Drag shows and the American military

Sailors-Dancing-on-DeckAs the picture to my left shows, there is nothing new in the American military about men in what used to be an all-male, or predominantly-male, society still trying to resurrect a simulacrum of their civilian life.  Two musicals that emerged during and immediately after World War II make heavy use of men in drag.  The one with which most people are familiar is Roger and Hammerstein’s South Pacific, which revolved around sailors in the South Pacific during WWII.

Most people remember South Pacific for two reasons:  it’s principled stand against racism and the gooey hit song “Some Enchanted Evening.”  I doubt many think of the scene in which Ray Walston dresses himself up in a coconut shell bra for the amusement of his fellow sailors and Marines (starting at 3:02):

Irving Berlin made even greater use of drag performances in “This Is The Army,” the Broadway-style review he created for the Army. It’s all-male, all-Army cast toured throughout the European theater in the thick of the war, bring a great deal of pleasure to the troops.

Because it was a Broadway-style review, Berlin of course had to write parts for women. And because there were no women to be had, every female part was a drag part. I can’t find any discrete clips but the entire movie is below, with the drag scenes at 58:00, 1:08, 1:12, and 1:28.

As best as I can tell, regardless of whether individual performers and audience members were getting a homoerotic thrill from the drag performance, the purpose behind these WWII shows was entirely heterosexual: it was to fill the gap the troops felt in their lives because of the women they left behind.

That was then. This is now:

KADENA AIR BASE, Okinawa — Since the repeal of the Don’t Ask, Don’t Tell policy, U.S. military bases have hosted a gay marriage ceremonies and a potluck gatherings. But on Saturday, servicemembers here may have been the first to take to the stage and perform as drag queens on a military installation in support of lesbian, gay, bisexual and transgender troops.

Drag queens and drag kings, to be precise.

Six servicemembers — gay, lesbian and straight — donned heavy makeup to dance and lip sync songs such as “I Wanna Dance with Somebody” for a raucous capacity crowd at the Rocker NCO Club at Kadena Air Base. The event was a fundraiser for the recently formed Okinawa chapter of OutServe-SLDN, which is the largest nonprofit advocate for the military’s LGBT community.

[snip]

But an initial 200 tickets were plucked up almost immediately, so they issued another 200.

“We ended up selling 400 tickets in 10 days,” she said.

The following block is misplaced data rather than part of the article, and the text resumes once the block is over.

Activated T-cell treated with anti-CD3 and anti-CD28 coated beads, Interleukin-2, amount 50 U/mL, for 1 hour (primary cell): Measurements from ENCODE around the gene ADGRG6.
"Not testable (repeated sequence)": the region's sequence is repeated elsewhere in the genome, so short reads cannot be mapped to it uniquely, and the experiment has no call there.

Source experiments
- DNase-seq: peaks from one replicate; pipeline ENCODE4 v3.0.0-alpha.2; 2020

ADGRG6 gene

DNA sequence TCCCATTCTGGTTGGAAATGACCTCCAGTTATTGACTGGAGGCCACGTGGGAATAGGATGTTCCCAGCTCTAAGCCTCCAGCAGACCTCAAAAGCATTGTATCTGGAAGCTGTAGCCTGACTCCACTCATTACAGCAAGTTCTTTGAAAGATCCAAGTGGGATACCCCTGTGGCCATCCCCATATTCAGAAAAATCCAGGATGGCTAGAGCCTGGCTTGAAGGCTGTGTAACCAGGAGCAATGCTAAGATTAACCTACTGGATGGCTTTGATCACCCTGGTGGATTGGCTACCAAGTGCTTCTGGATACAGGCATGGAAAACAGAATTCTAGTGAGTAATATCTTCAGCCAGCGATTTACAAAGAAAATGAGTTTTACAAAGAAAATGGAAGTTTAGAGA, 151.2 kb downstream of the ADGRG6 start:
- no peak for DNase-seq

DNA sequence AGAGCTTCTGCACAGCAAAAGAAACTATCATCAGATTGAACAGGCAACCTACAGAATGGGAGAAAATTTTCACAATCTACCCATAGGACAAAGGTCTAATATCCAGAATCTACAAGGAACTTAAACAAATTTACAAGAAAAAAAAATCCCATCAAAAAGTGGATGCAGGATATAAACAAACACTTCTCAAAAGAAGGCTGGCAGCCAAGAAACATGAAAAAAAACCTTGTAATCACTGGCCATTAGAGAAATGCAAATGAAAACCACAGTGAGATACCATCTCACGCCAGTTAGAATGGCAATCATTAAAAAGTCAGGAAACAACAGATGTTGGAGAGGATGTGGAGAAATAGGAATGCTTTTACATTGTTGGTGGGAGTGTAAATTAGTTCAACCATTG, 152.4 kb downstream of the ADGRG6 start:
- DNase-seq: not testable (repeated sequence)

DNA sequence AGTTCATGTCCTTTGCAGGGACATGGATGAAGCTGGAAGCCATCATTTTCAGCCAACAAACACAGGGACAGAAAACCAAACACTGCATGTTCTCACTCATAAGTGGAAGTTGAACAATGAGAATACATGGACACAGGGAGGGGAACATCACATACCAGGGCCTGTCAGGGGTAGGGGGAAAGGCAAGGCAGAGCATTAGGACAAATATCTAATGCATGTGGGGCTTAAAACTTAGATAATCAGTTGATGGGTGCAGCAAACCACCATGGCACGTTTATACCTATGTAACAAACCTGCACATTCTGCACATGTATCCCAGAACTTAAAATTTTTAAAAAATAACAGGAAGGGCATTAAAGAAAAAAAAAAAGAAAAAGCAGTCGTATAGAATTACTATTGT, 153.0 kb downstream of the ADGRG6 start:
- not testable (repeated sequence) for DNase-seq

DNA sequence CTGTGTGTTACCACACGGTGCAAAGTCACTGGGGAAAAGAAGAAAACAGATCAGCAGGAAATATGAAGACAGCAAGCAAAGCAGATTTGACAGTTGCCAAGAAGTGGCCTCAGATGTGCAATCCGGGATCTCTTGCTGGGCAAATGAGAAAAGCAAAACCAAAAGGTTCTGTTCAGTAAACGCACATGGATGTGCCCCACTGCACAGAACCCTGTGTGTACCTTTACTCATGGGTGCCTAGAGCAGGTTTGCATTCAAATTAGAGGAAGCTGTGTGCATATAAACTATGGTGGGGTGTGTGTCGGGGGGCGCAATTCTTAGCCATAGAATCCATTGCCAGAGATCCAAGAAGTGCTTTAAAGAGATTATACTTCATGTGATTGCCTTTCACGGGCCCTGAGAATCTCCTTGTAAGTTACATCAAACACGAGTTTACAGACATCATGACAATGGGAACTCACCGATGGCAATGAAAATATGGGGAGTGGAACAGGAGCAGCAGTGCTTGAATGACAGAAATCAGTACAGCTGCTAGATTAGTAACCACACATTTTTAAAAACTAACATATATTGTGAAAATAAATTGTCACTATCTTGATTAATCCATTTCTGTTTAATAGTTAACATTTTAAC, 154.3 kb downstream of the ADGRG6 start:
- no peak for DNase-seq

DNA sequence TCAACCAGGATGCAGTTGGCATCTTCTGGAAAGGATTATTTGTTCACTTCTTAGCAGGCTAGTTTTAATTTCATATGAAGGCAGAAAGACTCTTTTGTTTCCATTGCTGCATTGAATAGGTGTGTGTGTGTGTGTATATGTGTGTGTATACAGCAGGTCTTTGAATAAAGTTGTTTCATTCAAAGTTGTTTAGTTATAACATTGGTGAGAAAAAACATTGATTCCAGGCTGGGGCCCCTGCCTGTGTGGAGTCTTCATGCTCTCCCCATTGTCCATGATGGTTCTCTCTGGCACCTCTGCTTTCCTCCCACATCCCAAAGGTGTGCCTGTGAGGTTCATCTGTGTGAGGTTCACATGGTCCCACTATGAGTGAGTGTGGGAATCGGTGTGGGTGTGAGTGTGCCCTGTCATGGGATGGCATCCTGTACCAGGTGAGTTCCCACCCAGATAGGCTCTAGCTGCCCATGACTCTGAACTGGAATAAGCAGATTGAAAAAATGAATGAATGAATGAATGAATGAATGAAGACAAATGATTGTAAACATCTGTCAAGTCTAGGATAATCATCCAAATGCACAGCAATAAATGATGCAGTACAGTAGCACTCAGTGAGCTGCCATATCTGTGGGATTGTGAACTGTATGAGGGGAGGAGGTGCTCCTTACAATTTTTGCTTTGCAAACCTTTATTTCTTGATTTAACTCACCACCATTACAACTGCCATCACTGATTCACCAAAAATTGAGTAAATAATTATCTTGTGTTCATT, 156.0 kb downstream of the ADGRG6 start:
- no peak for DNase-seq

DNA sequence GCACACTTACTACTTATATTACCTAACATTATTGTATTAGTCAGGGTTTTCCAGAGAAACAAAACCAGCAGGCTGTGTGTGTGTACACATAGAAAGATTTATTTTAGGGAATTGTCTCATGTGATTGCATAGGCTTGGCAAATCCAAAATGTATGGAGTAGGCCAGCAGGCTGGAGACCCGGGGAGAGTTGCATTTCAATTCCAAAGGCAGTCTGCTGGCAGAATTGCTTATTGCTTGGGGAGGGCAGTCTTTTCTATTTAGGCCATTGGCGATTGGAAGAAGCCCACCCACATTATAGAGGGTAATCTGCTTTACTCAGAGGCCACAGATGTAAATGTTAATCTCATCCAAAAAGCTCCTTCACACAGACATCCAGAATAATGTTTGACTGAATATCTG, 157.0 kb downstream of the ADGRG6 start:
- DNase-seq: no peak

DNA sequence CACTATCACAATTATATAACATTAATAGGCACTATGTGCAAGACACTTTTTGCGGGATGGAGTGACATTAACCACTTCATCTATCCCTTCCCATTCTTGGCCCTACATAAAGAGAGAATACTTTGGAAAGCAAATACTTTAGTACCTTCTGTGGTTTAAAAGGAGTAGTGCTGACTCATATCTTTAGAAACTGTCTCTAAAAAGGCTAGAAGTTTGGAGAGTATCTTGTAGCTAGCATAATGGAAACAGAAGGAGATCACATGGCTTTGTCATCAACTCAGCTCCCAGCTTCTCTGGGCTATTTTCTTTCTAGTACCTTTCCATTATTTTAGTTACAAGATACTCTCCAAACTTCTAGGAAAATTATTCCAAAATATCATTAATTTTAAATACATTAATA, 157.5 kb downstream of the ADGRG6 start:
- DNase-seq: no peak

Amid the unexpected success, OutServe carefully avoided any mention of politics, but its variety show comes at a pivotal time for gay civil rights in the United States, with many states passing laws dealing with marriage or debating individual liberties.

It is also a sign of the times within the military; just a few years ago, gay and lesbian drag performances on a military base would have been unthinkable and potentially a cause for dismissal from the service.

The repeals of Don’t Ask, Don’t Tell, as well as the Defense of Marriage Act — the law barring the federal government from recognizing same-sex marriages — have allowed gays and lesbians in the military to be open with their sexuality for the first time.

The historic shift appears to be mostly accepted and embraced throughout the ranks despite warnings the DADT repeal could harm order and good discipline.

On Saturday night, the Rocker club was packed for performances by servicemembers using stage names such as Chocolate Sunrise – a crowd favorite — and Artemis Faux. The event’s sole lesbian performer took the drag king name Manny Nuff.

I think Irving Berlin, Richard Rogers, and Oscar Hammerstein would be surprised.

I leave to your personal beliefs whether this is a change for the better or not, insofar as American military health is concerned. I just note that the military’s focus has changed a lot in the last seventy or so years.

Just Because Music: Gordon MacRae sings Rogers & Harts “Falling in Love With Love”

Clearly I’m in a nostalgic mood, although it’s a funny kind of nostalgia, because the songs I look back to were written long before I was born.  I love Rogers & Harts’ Falling in Love with Love, with it’s shimmering waltz and its bittersweet lyrics, but I never like the way shrill sopranos tear it apart.  Gordon MacRae’s baritone works perfectly for me.

Musical interlude

I love Richard Rogers’ music. Slaughter on 10th Avenue comes from the musical On Your Toes, which opened in 1936, starring Ray Bolger and Tamara Geva.  Slaughter is a show within the show, telling the tale of a dance hall girl, a hoofer, and a fatal love triangle.  Gene Kelly and Vera Ellen did a rather overwrought version for the incredibly cheesy Lorenz Hart biopic Words and Music. I just like the music, though, and pass on to you this very good version, sans dancing: